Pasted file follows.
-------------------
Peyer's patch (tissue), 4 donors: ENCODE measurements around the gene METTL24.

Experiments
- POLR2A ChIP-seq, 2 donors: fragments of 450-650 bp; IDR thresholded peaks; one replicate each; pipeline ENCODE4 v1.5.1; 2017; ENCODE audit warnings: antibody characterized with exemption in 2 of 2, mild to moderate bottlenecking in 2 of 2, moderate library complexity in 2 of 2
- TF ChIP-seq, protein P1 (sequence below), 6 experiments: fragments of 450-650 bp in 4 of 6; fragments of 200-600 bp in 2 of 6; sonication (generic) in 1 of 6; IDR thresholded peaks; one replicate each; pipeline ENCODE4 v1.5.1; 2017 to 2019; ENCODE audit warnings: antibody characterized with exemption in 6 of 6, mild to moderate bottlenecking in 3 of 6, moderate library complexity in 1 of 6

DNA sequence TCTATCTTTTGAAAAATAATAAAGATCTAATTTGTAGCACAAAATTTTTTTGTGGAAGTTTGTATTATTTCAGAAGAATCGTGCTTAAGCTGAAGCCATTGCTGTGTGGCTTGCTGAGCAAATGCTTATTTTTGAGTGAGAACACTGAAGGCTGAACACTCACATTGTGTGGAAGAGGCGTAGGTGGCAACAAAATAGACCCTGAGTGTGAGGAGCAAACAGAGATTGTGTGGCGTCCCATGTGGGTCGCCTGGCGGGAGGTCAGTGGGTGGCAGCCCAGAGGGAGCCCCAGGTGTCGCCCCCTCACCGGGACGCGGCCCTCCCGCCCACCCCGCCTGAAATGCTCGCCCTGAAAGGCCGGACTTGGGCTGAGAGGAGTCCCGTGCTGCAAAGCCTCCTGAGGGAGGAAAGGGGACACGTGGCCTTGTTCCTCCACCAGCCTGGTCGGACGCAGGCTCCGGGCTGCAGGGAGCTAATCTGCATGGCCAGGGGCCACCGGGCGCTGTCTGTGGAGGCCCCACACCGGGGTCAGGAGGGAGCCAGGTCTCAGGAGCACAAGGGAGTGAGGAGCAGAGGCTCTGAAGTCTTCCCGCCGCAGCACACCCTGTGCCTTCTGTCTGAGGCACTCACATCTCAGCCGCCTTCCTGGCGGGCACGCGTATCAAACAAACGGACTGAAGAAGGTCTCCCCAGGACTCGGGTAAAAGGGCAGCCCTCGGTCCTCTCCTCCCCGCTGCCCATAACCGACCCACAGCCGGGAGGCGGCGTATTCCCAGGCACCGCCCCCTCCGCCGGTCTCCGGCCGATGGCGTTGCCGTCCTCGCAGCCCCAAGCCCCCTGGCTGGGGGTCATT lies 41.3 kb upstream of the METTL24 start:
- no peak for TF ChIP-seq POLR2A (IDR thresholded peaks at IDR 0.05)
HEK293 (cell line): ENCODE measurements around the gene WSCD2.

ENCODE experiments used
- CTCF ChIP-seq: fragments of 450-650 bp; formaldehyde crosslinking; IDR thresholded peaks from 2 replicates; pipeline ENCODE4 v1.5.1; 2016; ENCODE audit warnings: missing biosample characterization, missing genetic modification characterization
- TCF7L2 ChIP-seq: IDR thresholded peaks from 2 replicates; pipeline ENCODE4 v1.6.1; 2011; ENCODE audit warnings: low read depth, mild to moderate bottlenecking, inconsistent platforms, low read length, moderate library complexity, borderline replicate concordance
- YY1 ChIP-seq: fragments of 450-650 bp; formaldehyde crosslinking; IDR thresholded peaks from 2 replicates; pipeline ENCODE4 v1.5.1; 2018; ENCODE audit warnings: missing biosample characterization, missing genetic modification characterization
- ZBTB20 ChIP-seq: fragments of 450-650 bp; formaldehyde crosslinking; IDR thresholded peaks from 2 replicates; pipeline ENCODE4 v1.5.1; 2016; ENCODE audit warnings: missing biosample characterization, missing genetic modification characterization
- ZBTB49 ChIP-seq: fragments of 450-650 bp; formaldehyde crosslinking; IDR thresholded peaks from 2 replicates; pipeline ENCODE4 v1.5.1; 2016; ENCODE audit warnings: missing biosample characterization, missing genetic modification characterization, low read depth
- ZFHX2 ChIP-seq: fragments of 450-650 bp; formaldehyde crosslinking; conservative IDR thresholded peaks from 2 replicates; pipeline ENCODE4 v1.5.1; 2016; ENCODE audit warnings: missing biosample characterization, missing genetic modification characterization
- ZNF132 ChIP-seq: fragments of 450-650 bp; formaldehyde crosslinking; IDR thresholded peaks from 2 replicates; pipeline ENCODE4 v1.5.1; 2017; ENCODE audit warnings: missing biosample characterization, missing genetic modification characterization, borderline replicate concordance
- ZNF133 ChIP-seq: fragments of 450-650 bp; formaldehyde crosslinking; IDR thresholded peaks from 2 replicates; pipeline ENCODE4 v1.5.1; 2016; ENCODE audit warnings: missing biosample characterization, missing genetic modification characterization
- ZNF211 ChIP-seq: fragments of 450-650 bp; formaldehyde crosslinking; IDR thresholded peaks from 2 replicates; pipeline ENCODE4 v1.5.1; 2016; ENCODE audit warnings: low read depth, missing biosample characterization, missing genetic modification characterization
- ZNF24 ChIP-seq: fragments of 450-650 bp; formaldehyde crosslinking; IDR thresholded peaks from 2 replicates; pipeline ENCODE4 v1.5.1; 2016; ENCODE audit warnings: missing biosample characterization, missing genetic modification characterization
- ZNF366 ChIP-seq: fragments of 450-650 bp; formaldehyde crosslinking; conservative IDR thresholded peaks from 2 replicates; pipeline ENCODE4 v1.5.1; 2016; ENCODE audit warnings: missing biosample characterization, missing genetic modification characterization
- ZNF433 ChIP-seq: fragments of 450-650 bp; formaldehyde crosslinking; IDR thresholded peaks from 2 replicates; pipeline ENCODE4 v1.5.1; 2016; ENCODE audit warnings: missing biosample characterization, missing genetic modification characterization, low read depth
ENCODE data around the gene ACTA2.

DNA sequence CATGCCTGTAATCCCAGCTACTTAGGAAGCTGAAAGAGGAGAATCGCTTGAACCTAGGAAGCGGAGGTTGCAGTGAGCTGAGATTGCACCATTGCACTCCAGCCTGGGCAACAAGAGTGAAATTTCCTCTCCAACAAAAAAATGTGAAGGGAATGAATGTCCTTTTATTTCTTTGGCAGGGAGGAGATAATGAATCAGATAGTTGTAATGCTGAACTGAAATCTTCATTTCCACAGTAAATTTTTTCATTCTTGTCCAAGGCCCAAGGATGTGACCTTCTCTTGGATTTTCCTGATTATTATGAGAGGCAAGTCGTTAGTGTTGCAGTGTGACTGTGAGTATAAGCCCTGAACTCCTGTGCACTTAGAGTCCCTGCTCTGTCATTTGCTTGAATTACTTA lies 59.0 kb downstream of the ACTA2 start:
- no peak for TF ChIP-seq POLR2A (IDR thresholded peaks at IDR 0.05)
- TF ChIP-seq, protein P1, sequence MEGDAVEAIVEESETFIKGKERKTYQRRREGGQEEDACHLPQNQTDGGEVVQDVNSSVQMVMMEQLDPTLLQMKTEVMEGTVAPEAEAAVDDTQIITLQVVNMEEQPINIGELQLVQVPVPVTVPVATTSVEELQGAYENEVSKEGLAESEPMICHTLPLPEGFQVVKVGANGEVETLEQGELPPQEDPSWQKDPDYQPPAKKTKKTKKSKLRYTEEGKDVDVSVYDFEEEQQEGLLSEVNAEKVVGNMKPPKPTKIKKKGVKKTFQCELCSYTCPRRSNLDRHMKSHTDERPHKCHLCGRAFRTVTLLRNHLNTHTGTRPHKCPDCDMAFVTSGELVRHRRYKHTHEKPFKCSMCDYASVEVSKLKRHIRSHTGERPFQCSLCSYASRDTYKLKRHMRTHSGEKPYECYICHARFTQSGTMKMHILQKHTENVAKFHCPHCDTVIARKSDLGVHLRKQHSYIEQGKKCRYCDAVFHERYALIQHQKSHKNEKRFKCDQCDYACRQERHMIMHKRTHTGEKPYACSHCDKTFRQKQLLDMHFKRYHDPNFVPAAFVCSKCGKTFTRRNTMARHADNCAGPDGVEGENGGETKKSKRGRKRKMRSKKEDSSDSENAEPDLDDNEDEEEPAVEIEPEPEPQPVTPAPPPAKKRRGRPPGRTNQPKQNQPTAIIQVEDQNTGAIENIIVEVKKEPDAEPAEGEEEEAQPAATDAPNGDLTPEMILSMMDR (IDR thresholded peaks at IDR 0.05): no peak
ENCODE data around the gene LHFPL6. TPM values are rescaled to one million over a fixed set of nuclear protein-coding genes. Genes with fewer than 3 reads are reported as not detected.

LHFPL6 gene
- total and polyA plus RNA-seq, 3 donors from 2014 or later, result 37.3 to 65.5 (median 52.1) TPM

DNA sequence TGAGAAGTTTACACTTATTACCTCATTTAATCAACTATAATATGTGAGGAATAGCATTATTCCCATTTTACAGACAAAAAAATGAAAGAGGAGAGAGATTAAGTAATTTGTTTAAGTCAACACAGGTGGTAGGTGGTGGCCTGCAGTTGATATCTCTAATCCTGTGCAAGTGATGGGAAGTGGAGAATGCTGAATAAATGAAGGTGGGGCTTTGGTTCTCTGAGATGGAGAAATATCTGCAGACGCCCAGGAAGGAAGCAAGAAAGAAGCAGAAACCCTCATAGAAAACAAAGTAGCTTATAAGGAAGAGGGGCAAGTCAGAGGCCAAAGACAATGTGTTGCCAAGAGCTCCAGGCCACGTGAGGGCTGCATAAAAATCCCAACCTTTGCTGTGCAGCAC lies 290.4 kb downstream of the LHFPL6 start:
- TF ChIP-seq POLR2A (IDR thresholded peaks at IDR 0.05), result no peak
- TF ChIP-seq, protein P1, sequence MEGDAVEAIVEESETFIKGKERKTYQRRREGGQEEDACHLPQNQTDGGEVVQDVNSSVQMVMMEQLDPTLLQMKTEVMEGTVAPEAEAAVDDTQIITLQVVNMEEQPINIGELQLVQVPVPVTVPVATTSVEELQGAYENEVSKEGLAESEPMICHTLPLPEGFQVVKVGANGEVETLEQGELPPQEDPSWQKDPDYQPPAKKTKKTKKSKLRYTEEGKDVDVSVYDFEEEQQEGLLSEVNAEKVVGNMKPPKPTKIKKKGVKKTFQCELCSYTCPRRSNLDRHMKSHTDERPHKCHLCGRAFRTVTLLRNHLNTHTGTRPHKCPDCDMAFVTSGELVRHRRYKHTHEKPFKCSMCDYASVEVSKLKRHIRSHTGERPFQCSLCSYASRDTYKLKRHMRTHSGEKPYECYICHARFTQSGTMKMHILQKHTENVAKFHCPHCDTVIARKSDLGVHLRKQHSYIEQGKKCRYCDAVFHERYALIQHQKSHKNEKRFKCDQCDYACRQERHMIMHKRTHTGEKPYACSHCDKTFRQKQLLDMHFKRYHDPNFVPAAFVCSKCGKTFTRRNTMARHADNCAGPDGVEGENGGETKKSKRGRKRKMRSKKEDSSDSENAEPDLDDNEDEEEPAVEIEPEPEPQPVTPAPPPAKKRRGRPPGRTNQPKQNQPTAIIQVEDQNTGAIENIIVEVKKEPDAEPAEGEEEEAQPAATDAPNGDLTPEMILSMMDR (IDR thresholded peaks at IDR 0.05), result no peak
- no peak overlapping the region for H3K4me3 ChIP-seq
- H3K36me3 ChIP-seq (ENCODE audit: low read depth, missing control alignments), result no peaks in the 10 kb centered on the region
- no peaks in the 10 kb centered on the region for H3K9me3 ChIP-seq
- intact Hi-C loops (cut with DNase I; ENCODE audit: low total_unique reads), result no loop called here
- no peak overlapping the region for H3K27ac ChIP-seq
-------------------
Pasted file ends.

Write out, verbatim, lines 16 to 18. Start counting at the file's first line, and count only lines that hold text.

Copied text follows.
- ZNF133 ChIP-seq: fragments of 450-650 bp; formaldehyde crosslinking; IDR thresholded peaks from 2 replicates; pipeline ENCODE4 v1.5.1; 2016; ENCODE audit warnings: missing biosample characterization, missing genetic modification characterization
- ZNF211 ChIP-seq: fragments of 450-650 bp; formaldehyde crosslinking; IDR thresholded peaks from 2 replicates; pipeline ENCODE4 v1.5.1; 2016; ENCODE audit warnings: low read depth, missing biosample characterization, missing genetic modification characterization
- ZNF24 ChIP-seq: fragments of 450-650 bp; formaldehyde crosslinking; IDR thresholded peaks from 2 replicates; pipeline ENCODE4 v1.5.1; 2016; ENCODE audit warnings: missing biosample characterization, missing genetic modification characterization